Image borrowed from Creative Commons flickr user: Abraham Lincoln's Photography.

Wednesday, December 1, 2010

Where did my "I" go?

Last Sunday I was sitting zazen in the zendo when I started to feel woozy. My head became heavy and my mind spacey. I've had similar symptoms before when my blood sugar drops (I'm mildly hypoglycemic).

This put me in an awkward position. Should I get up and tell the jikido? I wondered. Or should I just sit it out? Trying not to get too anxious, I decided on the latter and just began to observe the sensations. Peering inside, I tried to penetrate the feeling of unreality. Quickly I found it, a kind of solid barrier in my nerves, almost a literal physical pressure around my body. It was manageable and not too unpleasant, so I decided to have some fun with it. I probed the feeling deeper, and what I found fascinated me.

The moment I located the sensation, my sense of "I" disappeared. Not in a non-dual, dropping of body and mind Dogen way; but in the sense that for the life of me, I couldn't identify who was experiencing any of this. Sure I knew who I was--my name and memories--but I couldn't locate this sense of I. I've had these kind of depersonalizing experiences before; they can be real creepy. You feel disembodied from your own thoughts and mind. It's very unsettling, not at all like the accounts of Buddhist breakthroughs I've read.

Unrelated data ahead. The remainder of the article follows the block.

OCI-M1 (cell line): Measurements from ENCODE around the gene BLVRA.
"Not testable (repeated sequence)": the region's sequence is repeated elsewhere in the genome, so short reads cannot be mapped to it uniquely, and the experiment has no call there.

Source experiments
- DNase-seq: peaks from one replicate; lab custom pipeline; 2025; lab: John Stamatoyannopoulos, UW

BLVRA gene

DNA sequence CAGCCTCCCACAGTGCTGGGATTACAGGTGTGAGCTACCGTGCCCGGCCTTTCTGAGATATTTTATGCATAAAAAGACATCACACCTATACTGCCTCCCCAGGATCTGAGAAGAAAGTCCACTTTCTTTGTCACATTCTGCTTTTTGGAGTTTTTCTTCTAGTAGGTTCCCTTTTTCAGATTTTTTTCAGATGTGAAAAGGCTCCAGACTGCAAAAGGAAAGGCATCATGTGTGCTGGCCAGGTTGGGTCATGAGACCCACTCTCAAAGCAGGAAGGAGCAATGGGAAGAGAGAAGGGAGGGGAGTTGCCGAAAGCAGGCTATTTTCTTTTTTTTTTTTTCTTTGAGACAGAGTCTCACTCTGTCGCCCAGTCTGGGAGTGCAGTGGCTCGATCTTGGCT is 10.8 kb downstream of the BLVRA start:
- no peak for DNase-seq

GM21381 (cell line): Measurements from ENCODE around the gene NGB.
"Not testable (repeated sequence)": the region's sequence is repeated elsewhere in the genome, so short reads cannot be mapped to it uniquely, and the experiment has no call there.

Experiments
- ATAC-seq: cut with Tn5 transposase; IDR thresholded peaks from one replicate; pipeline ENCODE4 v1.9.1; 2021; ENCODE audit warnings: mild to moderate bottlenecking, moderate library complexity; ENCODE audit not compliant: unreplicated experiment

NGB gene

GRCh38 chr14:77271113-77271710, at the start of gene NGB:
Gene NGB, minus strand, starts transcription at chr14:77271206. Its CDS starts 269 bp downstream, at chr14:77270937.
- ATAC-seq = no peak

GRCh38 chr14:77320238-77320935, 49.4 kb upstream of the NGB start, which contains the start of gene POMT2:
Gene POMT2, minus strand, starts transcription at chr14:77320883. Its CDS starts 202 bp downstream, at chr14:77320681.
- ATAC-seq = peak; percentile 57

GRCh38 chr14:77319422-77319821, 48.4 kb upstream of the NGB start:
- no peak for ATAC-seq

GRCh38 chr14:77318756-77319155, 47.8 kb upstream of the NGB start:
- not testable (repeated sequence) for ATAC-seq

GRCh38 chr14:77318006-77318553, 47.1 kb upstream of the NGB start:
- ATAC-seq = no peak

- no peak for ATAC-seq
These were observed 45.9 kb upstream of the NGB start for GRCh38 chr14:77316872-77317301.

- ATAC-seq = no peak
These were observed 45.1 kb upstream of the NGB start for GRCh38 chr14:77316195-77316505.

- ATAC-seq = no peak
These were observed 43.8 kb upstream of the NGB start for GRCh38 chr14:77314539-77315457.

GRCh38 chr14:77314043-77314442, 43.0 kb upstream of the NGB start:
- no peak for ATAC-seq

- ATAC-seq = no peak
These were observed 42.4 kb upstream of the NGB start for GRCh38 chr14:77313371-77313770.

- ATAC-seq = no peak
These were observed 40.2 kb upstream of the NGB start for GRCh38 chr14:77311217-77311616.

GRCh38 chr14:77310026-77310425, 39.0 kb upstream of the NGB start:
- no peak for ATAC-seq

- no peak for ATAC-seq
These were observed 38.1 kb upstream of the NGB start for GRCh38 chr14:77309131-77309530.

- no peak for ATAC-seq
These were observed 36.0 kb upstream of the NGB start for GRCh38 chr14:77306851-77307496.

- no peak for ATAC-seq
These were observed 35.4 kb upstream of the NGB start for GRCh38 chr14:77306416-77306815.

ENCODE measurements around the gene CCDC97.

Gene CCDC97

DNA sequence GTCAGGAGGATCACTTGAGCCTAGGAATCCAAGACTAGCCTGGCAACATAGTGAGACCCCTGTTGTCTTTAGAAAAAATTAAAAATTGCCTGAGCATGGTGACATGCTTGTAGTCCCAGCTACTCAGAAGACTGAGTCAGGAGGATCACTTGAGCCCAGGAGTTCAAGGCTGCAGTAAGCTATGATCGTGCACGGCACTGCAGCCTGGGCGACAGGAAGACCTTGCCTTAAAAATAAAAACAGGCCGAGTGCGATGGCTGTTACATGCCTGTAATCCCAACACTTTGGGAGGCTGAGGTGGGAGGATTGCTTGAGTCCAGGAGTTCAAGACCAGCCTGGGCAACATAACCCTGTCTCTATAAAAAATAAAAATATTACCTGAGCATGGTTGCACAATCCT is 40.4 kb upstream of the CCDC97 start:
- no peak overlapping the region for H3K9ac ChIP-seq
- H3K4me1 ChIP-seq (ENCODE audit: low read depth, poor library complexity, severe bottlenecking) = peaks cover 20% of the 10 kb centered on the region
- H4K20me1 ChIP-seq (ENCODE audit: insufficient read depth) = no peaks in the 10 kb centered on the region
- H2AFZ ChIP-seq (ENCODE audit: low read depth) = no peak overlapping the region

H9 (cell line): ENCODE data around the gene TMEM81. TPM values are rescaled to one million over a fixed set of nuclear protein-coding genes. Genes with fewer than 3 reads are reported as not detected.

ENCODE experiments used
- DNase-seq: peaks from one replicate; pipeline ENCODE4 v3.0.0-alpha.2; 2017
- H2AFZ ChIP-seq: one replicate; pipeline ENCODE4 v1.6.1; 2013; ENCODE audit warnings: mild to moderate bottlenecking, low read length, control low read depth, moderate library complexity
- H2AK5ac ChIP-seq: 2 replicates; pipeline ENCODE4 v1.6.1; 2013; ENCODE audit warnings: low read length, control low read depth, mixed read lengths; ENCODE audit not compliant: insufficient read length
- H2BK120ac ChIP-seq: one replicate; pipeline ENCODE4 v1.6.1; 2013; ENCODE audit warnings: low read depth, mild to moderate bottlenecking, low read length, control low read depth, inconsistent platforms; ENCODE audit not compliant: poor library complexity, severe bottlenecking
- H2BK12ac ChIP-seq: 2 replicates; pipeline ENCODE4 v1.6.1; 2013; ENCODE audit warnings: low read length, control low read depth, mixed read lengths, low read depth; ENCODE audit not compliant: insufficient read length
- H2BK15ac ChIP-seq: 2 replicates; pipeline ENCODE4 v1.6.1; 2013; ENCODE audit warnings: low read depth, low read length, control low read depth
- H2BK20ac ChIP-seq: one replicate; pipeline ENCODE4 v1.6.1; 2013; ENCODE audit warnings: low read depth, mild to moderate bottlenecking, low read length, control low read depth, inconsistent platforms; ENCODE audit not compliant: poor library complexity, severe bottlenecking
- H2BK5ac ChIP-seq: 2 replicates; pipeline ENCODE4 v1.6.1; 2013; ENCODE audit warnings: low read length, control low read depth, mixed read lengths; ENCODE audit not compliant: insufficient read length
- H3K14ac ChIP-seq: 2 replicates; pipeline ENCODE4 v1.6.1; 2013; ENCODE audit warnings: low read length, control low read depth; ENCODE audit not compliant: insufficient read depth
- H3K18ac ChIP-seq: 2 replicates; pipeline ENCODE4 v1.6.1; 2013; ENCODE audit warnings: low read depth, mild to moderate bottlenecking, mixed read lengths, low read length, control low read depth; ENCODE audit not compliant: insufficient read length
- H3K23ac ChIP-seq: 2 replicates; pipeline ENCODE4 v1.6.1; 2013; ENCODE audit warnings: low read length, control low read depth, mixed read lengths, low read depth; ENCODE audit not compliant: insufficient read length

But this wasn't like that. It was more interesting than anything else. No matter how hard I tried to find this sense of I--something I take for granted virtually every moment of my life--I failed. Sure I was conscious and there was awareness, but it was a vacant awareness (I'm intentionally not using the word "empty," for it's a loaded Buddhist word and I don't think this was a case of sunyata. But then again, maybe it was).

Interested, I kept searching for my "I," but it continued to elude me. I think this is what the Buddha meant by anatman. There was nothing I could say with certainty was "me" or "mine," for my sense of "I" had vanished.

This persisted through walking meditation, all the way up until I ate an apple in the car. Then, either as my blood sugar leveled or the drive home distracted me, everything snapped back to "normal." It wasn't any kind of transcendental experience--I certainly don't feel changed by it--rather, it all felt kind of ordinary. Mundane even.

Since then, when a strong emotion arises, I've tried to play with it and search for the "I" feeling. And while the experience isn't as poignant as it was on Sunday, I still can't locate the person feeling any of this. There is only sensations and perceptions.

I feel like Derek Zoolander staring at his reflection in a puddle. "Who am I?" he asks, a goofy expression on his face.